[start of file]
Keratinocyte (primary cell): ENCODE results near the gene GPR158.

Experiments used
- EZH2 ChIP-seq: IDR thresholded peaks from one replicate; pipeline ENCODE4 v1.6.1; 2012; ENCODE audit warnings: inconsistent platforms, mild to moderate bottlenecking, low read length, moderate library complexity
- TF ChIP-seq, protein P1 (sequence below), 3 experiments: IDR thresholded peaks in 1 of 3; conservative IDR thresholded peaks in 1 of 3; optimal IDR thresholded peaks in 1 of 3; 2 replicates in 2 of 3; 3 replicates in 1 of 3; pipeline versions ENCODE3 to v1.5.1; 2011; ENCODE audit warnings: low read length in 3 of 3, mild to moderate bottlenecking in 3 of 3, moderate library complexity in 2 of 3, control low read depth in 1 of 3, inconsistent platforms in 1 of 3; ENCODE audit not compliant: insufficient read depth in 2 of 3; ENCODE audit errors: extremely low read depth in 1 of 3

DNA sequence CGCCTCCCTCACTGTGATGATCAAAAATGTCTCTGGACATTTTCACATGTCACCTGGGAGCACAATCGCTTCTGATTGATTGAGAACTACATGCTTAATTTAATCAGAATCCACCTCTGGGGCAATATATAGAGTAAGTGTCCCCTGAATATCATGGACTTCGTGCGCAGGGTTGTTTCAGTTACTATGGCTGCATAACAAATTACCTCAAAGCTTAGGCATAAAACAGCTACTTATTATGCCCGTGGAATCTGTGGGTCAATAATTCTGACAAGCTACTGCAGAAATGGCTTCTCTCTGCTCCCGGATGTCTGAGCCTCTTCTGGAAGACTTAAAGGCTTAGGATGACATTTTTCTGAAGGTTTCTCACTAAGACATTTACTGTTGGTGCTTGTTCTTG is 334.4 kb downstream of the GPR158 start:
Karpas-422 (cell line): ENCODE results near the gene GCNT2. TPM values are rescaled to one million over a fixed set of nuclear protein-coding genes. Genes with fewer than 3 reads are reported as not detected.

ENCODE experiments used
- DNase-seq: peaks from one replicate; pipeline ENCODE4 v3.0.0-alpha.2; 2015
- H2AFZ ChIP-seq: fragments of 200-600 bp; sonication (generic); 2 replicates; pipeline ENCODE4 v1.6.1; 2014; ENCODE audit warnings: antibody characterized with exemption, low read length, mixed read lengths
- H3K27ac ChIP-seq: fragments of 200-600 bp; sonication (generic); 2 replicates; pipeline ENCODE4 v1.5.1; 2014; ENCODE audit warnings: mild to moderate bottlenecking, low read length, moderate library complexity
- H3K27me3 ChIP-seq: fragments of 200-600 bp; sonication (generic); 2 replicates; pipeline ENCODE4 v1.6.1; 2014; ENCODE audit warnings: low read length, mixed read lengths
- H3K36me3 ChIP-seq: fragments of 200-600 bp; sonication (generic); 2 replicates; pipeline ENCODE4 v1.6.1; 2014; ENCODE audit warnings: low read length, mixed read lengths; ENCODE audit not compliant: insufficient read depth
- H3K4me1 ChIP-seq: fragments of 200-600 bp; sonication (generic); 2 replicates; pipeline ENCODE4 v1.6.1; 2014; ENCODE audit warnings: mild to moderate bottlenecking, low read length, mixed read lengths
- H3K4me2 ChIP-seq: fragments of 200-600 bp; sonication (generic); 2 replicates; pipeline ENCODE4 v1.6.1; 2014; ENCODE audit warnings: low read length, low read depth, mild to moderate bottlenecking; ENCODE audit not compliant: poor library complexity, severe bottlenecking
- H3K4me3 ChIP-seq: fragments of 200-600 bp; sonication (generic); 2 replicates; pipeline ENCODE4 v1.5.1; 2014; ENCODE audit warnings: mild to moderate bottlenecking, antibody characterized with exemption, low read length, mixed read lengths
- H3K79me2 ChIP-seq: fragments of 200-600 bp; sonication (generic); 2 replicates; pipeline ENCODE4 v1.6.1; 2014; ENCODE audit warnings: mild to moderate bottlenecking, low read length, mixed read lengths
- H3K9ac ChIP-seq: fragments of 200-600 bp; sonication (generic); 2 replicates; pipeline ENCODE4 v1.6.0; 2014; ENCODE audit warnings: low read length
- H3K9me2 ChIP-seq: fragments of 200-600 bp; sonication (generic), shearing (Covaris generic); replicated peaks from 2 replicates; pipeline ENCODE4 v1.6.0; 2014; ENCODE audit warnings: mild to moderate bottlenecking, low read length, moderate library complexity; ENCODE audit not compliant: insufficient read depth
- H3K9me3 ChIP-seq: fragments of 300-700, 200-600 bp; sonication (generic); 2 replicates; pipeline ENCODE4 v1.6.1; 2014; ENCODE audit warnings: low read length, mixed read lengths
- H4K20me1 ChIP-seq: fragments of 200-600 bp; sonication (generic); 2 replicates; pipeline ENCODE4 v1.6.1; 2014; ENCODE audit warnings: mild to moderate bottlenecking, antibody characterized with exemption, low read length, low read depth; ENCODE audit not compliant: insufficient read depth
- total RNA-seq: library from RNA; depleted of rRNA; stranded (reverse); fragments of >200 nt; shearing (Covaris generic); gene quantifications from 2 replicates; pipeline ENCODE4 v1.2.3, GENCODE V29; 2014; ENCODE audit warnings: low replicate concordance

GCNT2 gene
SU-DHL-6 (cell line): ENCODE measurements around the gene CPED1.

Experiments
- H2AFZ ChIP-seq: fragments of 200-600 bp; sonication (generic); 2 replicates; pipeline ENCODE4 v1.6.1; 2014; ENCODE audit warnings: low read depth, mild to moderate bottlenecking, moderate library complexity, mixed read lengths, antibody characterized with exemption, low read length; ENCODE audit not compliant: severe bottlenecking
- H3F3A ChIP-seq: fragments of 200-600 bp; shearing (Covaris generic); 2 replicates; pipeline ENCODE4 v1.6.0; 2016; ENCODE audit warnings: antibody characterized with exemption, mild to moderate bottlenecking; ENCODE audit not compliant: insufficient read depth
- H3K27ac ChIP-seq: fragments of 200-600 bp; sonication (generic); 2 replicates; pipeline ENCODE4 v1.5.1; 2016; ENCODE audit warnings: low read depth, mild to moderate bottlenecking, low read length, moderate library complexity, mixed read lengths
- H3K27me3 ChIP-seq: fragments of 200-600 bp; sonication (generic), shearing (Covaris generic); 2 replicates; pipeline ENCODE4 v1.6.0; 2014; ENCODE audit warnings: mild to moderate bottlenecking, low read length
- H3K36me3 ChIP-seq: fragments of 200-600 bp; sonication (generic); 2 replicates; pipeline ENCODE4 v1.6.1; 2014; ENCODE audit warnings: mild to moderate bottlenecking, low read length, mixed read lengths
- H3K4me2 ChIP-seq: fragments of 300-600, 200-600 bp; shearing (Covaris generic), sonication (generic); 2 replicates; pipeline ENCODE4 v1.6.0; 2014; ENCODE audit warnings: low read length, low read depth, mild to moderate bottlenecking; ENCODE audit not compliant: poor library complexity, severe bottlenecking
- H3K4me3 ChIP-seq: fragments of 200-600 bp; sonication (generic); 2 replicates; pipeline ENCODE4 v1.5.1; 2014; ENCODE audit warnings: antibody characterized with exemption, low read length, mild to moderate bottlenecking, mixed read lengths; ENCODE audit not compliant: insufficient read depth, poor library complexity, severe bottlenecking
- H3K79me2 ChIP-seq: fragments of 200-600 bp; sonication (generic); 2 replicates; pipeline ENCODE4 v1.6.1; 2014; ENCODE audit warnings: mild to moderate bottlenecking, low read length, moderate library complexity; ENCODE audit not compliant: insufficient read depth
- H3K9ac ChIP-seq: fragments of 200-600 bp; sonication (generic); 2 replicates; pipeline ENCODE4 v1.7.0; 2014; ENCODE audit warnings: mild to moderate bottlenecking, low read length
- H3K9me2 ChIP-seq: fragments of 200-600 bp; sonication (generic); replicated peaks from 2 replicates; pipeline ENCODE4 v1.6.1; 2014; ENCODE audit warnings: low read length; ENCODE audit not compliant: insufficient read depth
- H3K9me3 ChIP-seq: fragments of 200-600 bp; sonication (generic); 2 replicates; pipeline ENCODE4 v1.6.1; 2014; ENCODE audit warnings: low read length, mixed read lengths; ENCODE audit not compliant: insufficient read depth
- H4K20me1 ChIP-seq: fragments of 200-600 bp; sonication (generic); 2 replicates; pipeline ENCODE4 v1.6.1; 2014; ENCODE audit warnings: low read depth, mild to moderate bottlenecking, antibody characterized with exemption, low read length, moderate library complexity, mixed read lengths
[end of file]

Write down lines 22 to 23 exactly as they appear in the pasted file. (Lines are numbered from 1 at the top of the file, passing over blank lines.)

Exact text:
GCNT2 gene
SU-DHL-6 (cell line): ENCODE measurements around the gene CPED1.